As to “employees of state and local government, of boards, commissions and agencies,” the Code of Ethics defines these individuals as “any full-time or part-time employees in the classified, non-classified and unclassified service of the state or of any city or town within the state, any individuals serving in any appointed state or municipal position, and any employees of any public or quasi-public state or municipal board, commission or corporation.”  Section 36-14-2(4).  Regulation 1.1.3(C) further broadens this definition to include: “(1) any individual receiving a salary from a state or municipal agency, whether elected or not, on a full-time or part-time basis; (2) any individual in the classified, non-classified and unclassified service of the judicial, executive and legislative branches of state government; (3) any individual in the classified, non-classified and unclassified service of any municipality within the state; (4) any individual receiving a salary from any public or quasi-public state or municipal board, commission, corporation, or other public or quasi-public agency however named; and, (5) any state or municipal appointed official who receives a salary or stipend for their appointed service.”  The Petitioner represents that she is not a salaried employee of the City, but rather, bills the City for her legal services and receives a Form 1099 from the City each year for income tax purposes.

The Ethics Commission has repeatedly opined that attorneys in private practice performing legal work for public agencies are independent contractors and, therefore, are not subject to the Code of Ethics, nor constrained by its conflict of interest provisions.  See, e.g., A.O. 2009-46 (opining that an attorney in private practice who performed legal work on an hourly basis for the Town of Johnston Zoning Board of Review (“Zoning Board”) through the Town Solicitor’s Office was an independent contractor and, therefore, was not subject to the Code of Ethics or limited by its prohibitions in seeking zoning relief before the Zoning Board); A.O. 2007-43 (opining that an attorney whose law firm served as legal counsel to the North Providence School Committee was an independent contractor and, as such, did not fall under the jurisdiction of the Ethics Commission);  A.O. 2004-19 (opining that the petitioner, who served as legal counsel to both the Planning Board and the Zoning Board of Review for the Town of West Warwick, was not subject to the Code of Ethics in that capacity, because independent contractors of state or municipal government are neither “employees” nor appointed officials subject to the provisions of the Code of Ethics); A.O. 2001-34 (opining that the petitioner, who served as legal counsel to the Rhode Island Ethics Commission, was an independent contractor and not subject to the Code of Ethics).  See also Gemma v. Rhode Island Ethics Commission, No. PC94-3404 (R.I. Super. Ct., Sept. 17, 1994) (concluding that an attorney contractually retained by the State was not an employee, but an independent contractor and, accordingly, was not subject to the revolving door provisions set forth in R.I. Gen. Laws § 36-14-5(o)).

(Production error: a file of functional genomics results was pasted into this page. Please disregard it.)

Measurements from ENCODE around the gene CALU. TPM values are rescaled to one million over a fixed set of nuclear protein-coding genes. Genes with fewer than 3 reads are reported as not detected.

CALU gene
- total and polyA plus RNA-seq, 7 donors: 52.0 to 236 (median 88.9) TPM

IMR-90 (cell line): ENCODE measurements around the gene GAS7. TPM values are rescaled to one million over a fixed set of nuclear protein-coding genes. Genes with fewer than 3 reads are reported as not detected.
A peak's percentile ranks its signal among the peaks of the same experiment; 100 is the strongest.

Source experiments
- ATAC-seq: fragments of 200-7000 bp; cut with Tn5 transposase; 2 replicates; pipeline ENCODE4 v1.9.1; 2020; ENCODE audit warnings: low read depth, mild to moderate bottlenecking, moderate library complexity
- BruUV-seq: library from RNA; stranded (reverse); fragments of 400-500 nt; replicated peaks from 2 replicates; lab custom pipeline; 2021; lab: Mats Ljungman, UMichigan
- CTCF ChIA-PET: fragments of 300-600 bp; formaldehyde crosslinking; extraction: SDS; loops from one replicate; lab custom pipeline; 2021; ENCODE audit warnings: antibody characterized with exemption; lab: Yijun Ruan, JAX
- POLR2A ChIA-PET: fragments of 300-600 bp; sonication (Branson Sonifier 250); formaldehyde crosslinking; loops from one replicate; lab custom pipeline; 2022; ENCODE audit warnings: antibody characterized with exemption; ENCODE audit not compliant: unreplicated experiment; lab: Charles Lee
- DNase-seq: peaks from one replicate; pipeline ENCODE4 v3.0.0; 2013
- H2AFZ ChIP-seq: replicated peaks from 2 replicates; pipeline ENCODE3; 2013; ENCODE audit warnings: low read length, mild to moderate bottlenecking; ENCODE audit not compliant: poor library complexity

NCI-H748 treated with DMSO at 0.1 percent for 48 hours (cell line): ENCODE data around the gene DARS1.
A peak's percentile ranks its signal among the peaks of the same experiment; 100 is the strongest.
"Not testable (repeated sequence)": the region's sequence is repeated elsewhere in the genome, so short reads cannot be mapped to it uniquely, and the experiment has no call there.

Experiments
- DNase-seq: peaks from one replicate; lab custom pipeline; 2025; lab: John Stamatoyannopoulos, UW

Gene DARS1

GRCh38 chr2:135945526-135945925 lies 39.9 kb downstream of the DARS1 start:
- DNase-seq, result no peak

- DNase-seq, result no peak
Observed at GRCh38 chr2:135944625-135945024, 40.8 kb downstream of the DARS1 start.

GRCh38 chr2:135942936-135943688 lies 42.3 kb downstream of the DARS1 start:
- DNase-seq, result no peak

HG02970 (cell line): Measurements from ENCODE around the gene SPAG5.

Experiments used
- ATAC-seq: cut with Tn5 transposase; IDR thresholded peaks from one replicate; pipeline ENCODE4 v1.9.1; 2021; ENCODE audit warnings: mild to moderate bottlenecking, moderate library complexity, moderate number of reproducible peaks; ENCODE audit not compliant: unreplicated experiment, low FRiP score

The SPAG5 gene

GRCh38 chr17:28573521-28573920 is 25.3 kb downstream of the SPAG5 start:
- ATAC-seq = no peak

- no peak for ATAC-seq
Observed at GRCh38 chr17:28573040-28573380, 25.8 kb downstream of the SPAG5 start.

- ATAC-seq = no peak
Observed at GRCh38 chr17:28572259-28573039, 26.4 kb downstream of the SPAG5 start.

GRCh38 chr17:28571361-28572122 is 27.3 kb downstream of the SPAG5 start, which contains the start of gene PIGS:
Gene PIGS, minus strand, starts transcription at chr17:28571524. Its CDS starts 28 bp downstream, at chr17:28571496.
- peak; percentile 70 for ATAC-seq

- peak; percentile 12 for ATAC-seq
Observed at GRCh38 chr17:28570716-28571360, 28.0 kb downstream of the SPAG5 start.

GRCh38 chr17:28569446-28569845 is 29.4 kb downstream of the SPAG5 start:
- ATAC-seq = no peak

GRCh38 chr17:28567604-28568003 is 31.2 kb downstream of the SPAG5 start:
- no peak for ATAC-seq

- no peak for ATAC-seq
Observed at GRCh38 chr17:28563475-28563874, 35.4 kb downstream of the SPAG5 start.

Here, the Petitioner was not elected or appointed to represent the City of Newport, nor is she an employee of the City as that term is defined in the relevant provisions of the Code of Ethics.  She provides legal services to the City in the litigation matter in the capacity of independent contractor.  As such, she does not fall under the jurisdiction of the Ethics Commission and is not subject to the Code of Ethics. 

This Advisory Opinion is strictly limited to the facts stated herein and relates only to the application of the Rhode Island Code of Ethics.  Under the Code of Ethics, advisory opinions are based on the representations made by, or on behalf of, a public official or employee and are not adversarial or investigative proceedings.  Finally, this Commission offers no opinion on the effect that any other statute, regulation, ordinance, constitutional provision, charter provision, or canon of professional ethics may have on this situation. 

Code Citations:          
§ 36-14-2(4)   
§ 36-14-2(9)   
§ 36-14-4        
§ 36-14-5(o)   
520-RICR-00-00-1.1.3 Additional Definitions (36-14-2002)           
          
Related Advisory Opinions:    
          
A.O. 2009-46 
A.O. 2007-43 
A.O. 2004-19 
A.O. 2001-34

Related Case Law:
Gemma v. Rhode Island Ethics Commission, No. PC94-3404 (R.I. Super. Ct., Sept. 17, 1994)

Keywords:      
Code Jurisdiction